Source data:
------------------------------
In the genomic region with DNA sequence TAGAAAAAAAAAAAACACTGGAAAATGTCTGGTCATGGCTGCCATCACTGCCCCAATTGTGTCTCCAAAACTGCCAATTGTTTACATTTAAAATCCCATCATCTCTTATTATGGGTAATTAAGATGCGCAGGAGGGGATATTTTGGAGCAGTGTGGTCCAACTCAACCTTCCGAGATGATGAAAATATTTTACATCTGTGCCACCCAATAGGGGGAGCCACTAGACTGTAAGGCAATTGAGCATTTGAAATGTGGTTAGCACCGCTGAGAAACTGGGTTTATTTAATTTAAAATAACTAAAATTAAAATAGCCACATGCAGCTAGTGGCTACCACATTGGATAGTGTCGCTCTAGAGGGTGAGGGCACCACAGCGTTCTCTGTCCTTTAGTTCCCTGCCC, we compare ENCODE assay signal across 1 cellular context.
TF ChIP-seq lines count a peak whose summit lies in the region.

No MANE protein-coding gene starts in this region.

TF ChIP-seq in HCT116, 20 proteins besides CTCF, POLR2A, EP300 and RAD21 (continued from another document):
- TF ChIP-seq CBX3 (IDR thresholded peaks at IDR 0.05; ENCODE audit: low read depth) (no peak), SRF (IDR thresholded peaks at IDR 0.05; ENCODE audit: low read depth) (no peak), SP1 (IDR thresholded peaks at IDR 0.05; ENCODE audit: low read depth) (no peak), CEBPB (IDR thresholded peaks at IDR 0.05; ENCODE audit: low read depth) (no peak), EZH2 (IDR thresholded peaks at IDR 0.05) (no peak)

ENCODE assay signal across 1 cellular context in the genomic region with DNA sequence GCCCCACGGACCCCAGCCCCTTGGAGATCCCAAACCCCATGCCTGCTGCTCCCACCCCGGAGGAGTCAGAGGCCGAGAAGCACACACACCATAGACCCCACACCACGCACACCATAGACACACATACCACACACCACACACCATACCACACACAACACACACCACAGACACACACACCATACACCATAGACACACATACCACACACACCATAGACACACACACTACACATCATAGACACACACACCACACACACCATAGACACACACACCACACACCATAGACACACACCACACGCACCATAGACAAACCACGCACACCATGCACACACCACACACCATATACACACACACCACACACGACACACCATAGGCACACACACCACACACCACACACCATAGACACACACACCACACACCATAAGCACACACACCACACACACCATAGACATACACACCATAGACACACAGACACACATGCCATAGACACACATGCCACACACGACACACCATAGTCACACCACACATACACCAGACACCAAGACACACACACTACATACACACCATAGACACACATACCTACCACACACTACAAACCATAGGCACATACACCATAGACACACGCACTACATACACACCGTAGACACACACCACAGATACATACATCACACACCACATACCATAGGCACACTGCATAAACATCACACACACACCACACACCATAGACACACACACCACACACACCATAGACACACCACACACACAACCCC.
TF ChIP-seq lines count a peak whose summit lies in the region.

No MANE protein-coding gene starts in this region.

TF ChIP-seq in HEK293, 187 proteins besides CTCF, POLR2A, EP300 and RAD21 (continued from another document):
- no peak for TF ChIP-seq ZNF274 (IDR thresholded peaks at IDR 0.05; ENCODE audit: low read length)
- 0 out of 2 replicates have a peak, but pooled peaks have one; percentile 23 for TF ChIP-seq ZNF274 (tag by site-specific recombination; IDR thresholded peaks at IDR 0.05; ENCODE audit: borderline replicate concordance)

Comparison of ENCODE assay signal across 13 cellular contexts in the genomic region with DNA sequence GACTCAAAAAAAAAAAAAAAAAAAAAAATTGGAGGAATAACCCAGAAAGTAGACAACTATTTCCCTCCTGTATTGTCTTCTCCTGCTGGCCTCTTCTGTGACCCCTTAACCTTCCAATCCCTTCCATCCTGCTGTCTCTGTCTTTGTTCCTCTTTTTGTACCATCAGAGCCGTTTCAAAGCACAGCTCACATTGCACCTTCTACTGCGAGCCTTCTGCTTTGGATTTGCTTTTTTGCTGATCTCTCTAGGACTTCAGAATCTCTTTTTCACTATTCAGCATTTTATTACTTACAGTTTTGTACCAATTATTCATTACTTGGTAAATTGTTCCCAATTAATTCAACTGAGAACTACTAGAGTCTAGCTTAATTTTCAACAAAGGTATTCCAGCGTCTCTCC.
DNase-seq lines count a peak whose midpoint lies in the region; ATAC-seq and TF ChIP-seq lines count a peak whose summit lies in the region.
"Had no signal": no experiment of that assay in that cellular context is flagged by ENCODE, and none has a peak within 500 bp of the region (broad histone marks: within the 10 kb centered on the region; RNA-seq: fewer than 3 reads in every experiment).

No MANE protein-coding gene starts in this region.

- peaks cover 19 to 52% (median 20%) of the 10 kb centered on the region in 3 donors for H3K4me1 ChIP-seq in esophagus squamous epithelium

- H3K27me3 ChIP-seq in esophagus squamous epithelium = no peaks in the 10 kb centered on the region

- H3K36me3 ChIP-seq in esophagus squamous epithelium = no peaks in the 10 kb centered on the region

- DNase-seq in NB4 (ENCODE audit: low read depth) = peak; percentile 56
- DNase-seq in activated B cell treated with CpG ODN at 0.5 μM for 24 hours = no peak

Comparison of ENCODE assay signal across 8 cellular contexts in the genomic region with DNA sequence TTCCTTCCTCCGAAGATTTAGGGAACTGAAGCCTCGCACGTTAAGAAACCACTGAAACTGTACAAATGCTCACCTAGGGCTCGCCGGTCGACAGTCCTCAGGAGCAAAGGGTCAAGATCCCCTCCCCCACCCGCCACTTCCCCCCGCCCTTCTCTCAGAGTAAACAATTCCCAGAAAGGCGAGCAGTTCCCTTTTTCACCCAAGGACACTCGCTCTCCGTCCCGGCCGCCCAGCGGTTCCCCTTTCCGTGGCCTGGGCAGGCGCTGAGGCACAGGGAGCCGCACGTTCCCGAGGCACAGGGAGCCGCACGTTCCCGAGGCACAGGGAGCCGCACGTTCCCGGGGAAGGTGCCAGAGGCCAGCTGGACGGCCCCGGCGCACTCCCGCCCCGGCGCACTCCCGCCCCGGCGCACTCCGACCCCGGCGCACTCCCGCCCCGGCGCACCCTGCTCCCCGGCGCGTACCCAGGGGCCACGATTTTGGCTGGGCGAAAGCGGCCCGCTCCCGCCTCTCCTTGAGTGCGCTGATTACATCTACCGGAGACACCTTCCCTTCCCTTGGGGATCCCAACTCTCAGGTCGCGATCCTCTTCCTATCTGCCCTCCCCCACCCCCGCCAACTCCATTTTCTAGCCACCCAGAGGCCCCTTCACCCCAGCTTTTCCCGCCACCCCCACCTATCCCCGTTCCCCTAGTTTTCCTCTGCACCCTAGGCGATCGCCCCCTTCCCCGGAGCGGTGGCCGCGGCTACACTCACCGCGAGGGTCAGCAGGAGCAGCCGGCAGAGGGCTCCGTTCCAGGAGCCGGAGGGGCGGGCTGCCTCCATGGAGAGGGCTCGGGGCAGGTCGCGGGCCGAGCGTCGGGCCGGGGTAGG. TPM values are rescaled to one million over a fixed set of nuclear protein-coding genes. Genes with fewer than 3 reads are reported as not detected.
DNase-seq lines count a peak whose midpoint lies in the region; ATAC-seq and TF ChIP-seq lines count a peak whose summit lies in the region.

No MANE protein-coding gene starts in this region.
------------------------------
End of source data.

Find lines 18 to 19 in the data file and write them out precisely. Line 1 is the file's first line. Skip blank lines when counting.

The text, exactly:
- H3K36me3 ChIP-seq in esophagus squamous epithelium = no peaks in the 10 kb centered on the region

- DNase-seq in NB4 (ENCODE audit: low read depth) = peak; percentile 56